Skull and Bones costs $60, or your local equivalent, and that's a hefty price tag for something that bears the trappings of a live-service game, including an in-game store, battle pass, seasonal events, and premium currency. But Ubisoft CEO Yves Guillemot defended the cost in an investors call today, saying the high price is warranted because it's a "quadruple-A game."
Guillemot's statement came in response to a question from an analyst, who suggested that the price point "could presumably limit the size of the player base."
"You will see that Skull and Bones is a full-fledged game," Guillemot replied. "It's a very big game and we feel that people will really see how vast and complete that game is. So it's a really full triple-A, quadruple-A game that will deliver in the long run."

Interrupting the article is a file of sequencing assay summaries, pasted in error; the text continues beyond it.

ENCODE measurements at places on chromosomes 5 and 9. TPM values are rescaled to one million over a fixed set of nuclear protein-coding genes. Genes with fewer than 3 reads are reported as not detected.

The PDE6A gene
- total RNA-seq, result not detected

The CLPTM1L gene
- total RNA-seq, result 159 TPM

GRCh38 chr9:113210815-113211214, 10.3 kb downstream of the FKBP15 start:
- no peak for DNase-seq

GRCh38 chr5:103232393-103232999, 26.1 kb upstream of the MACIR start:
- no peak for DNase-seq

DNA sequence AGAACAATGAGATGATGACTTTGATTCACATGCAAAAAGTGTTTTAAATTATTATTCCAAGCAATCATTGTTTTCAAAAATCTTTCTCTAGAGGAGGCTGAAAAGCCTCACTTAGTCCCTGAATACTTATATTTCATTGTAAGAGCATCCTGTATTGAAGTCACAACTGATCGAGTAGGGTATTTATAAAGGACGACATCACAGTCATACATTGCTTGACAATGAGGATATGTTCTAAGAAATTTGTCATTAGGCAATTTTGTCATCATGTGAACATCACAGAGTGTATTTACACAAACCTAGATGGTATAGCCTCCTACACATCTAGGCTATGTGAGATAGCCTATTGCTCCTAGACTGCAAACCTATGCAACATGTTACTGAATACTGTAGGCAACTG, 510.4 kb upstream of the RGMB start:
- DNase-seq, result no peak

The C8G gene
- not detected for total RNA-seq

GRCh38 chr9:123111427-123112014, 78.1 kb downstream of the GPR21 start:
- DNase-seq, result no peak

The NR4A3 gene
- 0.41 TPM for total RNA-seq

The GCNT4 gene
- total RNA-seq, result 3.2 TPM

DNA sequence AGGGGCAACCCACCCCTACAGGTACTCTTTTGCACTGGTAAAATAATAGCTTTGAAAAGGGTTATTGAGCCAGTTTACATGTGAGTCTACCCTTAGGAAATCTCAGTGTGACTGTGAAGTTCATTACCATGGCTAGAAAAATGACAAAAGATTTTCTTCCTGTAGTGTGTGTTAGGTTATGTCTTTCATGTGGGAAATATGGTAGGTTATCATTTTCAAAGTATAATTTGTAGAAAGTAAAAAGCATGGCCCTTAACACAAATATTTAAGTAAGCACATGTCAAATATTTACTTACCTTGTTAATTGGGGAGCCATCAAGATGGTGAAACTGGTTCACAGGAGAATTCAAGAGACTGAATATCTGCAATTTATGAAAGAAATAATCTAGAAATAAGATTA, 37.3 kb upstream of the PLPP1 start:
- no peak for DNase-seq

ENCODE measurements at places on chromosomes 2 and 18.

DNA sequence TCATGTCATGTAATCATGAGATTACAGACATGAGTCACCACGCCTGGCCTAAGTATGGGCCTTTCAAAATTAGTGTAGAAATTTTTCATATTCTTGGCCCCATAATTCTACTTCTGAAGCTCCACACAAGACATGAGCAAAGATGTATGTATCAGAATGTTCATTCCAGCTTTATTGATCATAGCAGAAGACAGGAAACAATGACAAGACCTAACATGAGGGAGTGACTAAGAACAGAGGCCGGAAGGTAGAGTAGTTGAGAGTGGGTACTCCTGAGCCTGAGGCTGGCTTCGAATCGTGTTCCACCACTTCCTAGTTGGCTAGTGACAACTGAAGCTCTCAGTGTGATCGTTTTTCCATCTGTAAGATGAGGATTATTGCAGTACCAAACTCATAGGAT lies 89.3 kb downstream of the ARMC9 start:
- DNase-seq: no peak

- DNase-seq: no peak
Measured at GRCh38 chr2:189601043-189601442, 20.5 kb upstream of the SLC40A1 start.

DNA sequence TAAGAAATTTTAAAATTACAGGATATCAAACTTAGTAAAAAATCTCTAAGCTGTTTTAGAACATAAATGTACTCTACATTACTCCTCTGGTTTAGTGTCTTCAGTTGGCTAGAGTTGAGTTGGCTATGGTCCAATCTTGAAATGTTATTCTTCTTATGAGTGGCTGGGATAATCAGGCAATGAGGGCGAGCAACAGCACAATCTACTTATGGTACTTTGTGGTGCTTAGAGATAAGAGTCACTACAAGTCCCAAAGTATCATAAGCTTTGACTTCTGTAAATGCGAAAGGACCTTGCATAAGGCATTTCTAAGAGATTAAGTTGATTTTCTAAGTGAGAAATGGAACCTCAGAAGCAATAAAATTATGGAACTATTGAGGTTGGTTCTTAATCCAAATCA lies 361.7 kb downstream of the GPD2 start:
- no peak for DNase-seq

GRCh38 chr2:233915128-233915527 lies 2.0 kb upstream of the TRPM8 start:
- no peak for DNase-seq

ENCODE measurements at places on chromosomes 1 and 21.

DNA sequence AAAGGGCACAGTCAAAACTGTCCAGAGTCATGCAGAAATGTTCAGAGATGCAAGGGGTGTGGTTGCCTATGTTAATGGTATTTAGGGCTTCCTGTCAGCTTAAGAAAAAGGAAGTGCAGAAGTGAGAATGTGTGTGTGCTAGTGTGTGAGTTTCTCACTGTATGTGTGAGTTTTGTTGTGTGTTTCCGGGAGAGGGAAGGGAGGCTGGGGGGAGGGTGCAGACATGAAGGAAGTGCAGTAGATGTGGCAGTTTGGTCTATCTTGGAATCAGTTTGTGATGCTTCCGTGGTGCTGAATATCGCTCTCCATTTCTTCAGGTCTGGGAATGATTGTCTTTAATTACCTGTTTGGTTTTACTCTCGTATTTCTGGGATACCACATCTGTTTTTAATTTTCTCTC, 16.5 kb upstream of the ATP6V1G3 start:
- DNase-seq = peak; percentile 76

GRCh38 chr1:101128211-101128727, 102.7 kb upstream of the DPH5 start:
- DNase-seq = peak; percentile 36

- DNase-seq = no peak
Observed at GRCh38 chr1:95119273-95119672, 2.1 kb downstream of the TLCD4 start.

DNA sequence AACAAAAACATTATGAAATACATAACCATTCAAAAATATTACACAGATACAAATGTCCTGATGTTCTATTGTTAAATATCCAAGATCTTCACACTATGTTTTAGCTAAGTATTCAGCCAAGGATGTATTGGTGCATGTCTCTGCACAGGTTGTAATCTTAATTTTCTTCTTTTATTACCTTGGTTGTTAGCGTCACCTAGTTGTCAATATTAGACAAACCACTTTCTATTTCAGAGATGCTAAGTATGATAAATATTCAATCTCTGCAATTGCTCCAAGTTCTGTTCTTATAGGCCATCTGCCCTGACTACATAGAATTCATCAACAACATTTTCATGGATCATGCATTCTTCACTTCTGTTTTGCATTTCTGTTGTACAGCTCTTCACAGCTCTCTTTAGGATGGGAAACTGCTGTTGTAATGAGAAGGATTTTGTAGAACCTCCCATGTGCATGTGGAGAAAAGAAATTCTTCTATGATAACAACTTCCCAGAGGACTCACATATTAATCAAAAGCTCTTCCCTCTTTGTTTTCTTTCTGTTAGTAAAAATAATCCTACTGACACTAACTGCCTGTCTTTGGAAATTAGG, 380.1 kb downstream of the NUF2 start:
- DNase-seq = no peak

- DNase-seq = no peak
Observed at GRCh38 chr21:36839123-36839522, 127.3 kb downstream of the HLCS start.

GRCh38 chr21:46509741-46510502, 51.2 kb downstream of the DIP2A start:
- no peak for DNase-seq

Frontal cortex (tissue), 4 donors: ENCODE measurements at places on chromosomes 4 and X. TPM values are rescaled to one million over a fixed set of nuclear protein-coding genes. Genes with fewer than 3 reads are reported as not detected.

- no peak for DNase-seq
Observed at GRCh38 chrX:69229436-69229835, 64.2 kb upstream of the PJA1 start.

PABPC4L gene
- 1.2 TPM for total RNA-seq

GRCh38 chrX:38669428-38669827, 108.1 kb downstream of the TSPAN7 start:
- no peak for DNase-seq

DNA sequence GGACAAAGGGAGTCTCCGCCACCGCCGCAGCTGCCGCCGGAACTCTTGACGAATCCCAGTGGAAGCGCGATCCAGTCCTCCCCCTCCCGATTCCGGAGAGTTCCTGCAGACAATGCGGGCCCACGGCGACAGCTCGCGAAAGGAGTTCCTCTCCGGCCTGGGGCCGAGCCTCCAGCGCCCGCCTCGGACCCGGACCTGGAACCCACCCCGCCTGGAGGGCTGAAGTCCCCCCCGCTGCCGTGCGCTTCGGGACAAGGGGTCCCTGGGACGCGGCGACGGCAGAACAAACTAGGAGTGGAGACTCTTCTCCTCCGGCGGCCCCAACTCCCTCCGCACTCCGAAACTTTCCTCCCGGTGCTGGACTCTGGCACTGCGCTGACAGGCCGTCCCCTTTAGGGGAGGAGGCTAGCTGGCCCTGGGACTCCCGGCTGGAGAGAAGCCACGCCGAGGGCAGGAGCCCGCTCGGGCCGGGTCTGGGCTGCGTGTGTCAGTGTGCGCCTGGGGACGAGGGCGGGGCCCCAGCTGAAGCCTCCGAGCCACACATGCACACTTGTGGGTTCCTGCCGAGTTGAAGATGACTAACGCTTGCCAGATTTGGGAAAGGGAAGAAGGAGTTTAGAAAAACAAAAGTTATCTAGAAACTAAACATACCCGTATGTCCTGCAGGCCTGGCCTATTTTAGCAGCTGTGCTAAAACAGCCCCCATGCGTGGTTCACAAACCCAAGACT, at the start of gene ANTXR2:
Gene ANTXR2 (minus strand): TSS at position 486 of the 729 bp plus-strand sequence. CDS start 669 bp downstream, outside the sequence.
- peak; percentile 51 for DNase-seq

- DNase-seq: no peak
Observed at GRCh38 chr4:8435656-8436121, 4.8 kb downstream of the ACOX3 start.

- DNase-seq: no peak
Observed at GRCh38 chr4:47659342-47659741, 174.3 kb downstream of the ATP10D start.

Guillemot's response—"It's a good game!"—is to be expected. What's interesting is the fact that the Skull and Bones price tag has come into question in the first place. I've listened to a lot of investor calls over the years and I don't recall ever hearing a specific pricing decision questioned like that. Discussions of industry-wide trends, like the rise of the free-to-play model or when Capcom president Haruhiro Tsujimoto said in 2023 that "game prices are too low," are common enough, but "Why are you charging so much for this one game?" is something else entirely: It's an implicit criticism.
Publicly, Ubisoft has high hopes for Skull and Bones. It's one of two "premium" games Ubisoft is releasing in its fourth quarter, alongside Prince of Persia: The Lost Crown, and Guillemot said it "has the potential to establish itself as a new live experience over the long term."
We'll have a sense for how that's going to work out soon enough: The pre-release open beta is live now, with Skull & Bones finally set to launch on February 16.